Thank You For Submiting Feedback!
A party who defaults on a contract cannot recover the amount or value of part performance. This rule is applicable to contracts generally, and has been applied to a wide variety of circumstances including the sale of goods, employment contracts for a fixed term, construction contracts, and installment land sales. In all of the cases the common law would deny any relief to the defaulting party even when there had been substantial, or nearly complete performance. Such holdings prompted criticism calling for reform of the parent rule on the ground that it produced a forfeiture, and the amount of the forfeiture increases as performance proceeds, so that the penalty grows larger as the breach grows smaller. The modern rule advocated by the critics permits the party in default to recover for part performance in excess of actual damages, but places the burden on him to prove the net benefit conferred.
The plaintiff, Maxton Builders, Inc., contracted to sell a house to the defendants and accepted a check for the down payment. When the defendants canceled the contract and stopped payment on the check, the plaintiff sued for a breach claiming a right to the down payment -- a right traditionally allowed in the State of New York under the rule set forth in Lawrence v Miller. The trial court denied plaintiff's motion for summary judgment holding that a fact question was presented as to whether recovery of the down payment would constitute a penalty under the circumstances. The Appellate Division modified and granted summary judgment to the plaintiff for the amount of the down payment. The defendants appealed claiming there was no breach because they effectively exercised a contractual right to cancel. In the alternative, defendants urged that plaintiff's recovery should be limited to actual damages.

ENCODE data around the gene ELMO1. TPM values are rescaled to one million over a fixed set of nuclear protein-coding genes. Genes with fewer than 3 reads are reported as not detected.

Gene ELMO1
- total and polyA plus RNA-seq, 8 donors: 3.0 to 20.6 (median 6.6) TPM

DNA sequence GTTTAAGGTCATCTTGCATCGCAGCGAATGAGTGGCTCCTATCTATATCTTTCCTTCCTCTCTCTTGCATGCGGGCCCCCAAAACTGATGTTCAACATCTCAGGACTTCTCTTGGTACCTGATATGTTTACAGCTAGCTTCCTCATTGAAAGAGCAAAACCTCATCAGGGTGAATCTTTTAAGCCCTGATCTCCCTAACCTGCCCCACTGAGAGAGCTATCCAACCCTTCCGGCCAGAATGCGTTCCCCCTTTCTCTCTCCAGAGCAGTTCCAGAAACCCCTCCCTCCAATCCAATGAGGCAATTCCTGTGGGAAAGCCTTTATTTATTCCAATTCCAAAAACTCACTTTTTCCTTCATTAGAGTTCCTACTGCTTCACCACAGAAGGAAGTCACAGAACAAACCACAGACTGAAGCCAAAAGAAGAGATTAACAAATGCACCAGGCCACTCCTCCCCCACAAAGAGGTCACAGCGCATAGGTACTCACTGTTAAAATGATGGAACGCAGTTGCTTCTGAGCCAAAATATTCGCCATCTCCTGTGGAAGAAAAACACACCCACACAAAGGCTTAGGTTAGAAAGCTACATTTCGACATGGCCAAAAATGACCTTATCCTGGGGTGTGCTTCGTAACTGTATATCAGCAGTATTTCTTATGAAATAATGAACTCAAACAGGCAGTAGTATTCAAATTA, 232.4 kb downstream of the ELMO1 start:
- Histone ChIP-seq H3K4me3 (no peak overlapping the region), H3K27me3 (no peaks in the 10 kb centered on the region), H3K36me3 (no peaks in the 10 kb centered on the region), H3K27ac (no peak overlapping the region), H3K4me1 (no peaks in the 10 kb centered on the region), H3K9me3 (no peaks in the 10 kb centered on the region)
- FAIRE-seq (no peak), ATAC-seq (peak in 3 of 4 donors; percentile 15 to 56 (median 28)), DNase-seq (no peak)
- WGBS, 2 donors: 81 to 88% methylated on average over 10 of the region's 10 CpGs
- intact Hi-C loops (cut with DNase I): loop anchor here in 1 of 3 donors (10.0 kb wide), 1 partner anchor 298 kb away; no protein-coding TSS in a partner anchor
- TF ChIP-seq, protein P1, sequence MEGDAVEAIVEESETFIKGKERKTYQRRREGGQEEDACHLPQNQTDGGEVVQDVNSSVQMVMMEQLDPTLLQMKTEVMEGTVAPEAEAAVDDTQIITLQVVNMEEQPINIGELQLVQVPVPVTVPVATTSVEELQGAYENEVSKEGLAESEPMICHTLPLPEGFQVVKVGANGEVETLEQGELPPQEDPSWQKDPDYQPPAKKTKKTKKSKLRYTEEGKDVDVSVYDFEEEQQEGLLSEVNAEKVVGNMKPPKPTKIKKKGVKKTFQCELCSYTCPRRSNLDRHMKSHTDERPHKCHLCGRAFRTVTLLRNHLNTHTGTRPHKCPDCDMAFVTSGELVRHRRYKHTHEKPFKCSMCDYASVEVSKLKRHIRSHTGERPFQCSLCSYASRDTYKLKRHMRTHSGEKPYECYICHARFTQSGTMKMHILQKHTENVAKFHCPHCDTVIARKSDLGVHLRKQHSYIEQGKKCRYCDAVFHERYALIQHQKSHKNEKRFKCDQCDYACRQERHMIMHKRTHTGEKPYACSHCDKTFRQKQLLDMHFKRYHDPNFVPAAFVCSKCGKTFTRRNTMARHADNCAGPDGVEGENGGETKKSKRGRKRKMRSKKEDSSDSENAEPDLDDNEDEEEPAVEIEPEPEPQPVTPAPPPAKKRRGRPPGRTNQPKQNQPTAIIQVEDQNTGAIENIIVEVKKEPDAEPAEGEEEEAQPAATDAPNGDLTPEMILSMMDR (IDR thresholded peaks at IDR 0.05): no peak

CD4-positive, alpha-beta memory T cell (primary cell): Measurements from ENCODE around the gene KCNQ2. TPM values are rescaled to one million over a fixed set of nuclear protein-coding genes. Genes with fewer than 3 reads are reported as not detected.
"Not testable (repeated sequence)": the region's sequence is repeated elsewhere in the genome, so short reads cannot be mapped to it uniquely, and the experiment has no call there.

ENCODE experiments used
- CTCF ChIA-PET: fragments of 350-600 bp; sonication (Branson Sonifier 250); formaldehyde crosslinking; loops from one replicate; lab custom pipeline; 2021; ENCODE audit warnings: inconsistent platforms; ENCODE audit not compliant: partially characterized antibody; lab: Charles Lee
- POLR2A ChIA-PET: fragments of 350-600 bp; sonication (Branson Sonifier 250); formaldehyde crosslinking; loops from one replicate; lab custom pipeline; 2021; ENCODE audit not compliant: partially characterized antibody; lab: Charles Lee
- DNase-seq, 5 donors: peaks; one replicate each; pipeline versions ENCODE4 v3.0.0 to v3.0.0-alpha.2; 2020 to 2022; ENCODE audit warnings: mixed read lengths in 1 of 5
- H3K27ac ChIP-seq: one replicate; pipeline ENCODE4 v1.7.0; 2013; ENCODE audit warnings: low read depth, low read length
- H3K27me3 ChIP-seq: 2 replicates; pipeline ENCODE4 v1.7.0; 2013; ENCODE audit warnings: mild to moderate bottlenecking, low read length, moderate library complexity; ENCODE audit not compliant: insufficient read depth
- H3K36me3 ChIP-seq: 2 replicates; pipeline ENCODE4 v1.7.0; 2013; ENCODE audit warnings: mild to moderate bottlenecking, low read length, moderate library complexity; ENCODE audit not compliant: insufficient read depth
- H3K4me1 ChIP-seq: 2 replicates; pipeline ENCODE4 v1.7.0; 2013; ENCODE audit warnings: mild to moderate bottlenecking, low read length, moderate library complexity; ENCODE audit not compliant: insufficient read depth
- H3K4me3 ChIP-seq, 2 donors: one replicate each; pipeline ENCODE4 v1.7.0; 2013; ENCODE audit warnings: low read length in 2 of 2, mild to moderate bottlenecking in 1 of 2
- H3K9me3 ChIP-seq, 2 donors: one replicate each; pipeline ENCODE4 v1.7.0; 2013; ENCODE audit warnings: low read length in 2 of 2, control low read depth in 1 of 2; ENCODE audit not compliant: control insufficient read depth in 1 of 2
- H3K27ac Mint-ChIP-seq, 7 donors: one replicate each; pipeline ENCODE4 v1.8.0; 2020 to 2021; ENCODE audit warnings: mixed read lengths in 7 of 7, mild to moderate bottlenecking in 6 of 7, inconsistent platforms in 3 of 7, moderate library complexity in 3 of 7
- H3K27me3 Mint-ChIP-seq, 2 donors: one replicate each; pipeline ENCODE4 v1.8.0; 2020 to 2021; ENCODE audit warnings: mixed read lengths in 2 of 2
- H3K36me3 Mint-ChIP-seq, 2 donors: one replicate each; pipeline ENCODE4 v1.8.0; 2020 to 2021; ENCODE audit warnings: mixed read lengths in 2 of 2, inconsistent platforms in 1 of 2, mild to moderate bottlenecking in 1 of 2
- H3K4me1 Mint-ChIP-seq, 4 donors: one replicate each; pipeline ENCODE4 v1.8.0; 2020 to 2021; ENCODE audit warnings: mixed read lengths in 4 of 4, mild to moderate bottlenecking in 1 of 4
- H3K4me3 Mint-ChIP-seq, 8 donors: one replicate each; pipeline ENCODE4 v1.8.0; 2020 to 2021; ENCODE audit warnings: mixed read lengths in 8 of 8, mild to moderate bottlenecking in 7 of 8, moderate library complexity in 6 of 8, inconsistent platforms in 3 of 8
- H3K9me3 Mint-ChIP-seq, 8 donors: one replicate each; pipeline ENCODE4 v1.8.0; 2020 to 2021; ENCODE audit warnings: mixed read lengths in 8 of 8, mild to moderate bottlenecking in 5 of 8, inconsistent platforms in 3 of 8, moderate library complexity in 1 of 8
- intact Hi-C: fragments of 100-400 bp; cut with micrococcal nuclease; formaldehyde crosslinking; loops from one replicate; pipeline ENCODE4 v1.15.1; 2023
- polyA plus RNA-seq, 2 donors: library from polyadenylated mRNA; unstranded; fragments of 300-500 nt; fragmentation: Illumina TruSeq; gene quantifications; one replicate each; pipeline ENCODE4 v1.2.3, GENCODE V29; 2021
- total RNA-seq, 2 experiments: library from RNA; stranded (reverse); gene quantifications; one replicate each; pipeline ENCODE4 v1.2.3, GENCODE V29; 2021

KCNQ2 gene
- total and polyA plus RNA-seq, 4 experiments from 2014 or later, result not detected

Did the defendants breach the parties’ contract, thereby warranting the payment of the entire down payment to the plaintiff pursuant to New York law?
On appeal, the court held that the defendants breached the contract. They bargained for and obtained a limited right to cancel, which they failed to exercise within the time agreed upon. The court also held that, under New York law, the defendants were not permitted to recover the down payment because they defaulted on the contract. The longstanding rule provided that the party who defaulted on a contract could not recover the amount or value of part performance. A more modern rule, which was proposed by the defendants, would have permitted the defendants, as the defaulting party, to recover for part performance in excess of actual damages, but it placed the burden on them to prove the net benefit conferred. However, the modern rule was not the law in New York. Also, the defendants did not prove that the actual damages were less than the plaintiff alleged or that there was, in fact, a net benefit conferred.